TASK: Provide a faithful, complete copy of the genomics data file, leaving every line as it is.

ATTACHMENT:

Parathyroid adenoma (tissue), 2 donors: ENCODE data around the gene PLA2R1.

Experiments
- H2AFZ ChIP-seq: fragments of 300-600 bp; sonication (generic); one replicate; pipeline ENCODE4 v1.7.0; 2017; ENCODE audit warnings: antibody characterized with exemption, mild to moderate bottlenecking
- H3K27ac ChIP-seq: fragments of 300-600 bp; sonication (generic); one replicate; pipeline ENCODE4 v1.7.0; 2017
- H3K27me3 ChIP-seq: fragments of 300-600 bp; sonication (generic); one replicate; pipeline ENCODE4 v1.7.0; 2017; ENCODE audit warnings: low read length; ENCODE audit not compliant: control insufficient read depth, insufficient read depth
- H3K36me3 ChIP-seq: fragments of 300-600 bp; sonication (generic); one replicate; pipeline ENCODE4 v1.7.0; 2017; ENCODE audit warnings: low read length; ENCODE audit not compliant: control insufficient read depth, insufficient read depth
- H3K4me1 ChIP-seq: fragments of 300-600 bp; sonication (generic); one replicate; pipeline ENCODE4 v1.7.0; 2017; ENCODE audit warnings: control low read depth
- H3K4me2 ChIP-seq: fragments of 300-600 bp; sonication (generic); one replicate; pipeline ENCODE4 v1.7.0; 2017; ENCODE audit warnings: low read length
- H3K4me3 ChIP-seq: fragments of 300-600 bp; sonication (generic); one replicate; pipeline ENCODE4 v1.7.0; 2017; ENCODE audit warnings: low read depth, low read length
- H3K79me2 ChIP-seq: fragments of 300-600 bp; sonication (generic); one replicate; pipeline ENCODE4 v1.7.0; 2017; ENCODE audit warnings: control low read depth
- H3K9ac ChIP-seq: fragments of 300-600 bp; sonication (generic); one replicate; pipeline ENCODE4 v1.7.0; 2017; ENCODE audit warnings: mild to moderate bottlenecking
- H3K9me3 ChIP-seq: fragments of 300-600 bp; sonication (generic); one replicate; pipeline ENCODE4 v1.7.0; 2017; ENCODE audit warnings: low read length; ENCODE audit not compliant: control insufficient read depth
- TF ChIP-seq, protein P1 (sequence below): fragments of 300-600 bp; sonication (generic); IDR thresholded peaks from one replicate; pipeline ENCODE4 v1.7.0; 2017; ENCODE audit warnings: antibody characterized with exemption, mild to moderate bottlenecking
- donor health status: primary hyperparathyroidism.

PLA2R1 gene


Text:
Parathyroid adenoma (tissue), 2 donors: ENCODE data around the gene PLA2R1.

Experiments
- H2AFZ ChIP-seq: fragments of 300-600 bp; sonication (generic); one replicate; pipeline ENCODE4 v1.7.0; 2017; ENCODE audit warnings: antibody characterized with exemption, mild to moderate bottlenecking
- H3K27ac ChIP-seq: fragments of 300-600 bp; sonication (generic); one replicate; pipeline ENCODE4 v1.7.0; 2017
- H3K27me3 ChIP-seq: fragments of 300-600 bp; sonication (generic); one replicate; pipeline ENCODE4 v1.7.0; 2017; ENCODE audit warnings: low read length; ENCODE audit not compliant: control insufficient read depth, insufficient read depth
- H3K36me3 ChIP-seq: fragments of 300-600 bp; sonication (generic); one replicate; pipeline ENCODE4 v1.7.0; 2017; ENCODE audit warnings: low read length; ENCODE audit not compliant: control insufficient read depth, insufficient read depth
- H3K4me1 ChIP-seq: fragments of 300-600 bp; sonication (generic); one replicate; pipeline ENCODE4 v1.7.0; 2017; ENCODE audit warnings: control low read depth
- H3K4me2 ChIP-seq: fragments of 300-600 bp; sonication (generic); one replicate; pipeline ENCODE4 v1.7.0; 2017; ENCODE audit warnings: low read length
- H3K4me3 ChIP-seq: fragments of 300-600 bp; sonication (generic); one replicate; pipeline ENCODE4 v1.7.0; 2017; ENCODE audit warnings: low read depth, low read length
- H3K79me2 ChIP-seq: fragments of 300-600 bp; sonication (generic); one replicate; pipeline ENCODE4 v1.7.0; 2017; ENCODE audit warnings: control low read depth
- H3K9ac ChIP-seq: fragments of 300-600 bp; sonication (generic); one replicate; pipeline ENCODE4 v1.7.0; 2017; ENCODE audit warnings: mild to moderate bottlenecking
- H3K9me3 ChIP-seq: fragments of 300-600 bp; sonication (generic); one replicate; pipeline ENCODE4 v1.7.0; 2017; ENCODE audit warnings: low read length; ENCODE audit not compliant: control insufficient read depth
- TF ChIP-seq, protein P1 (sequence below): fragments of 300-600 bp; sonication (generic); IDR thresholded peaks from one replicate; pipeline ENCODE4 v1.7.0; 2017; ENCODE audit warnings: antibody characterized with exemption, mild to moderate bottlenecking
- donor health status: primary hyperparathyroidism.

PLA2R1 gene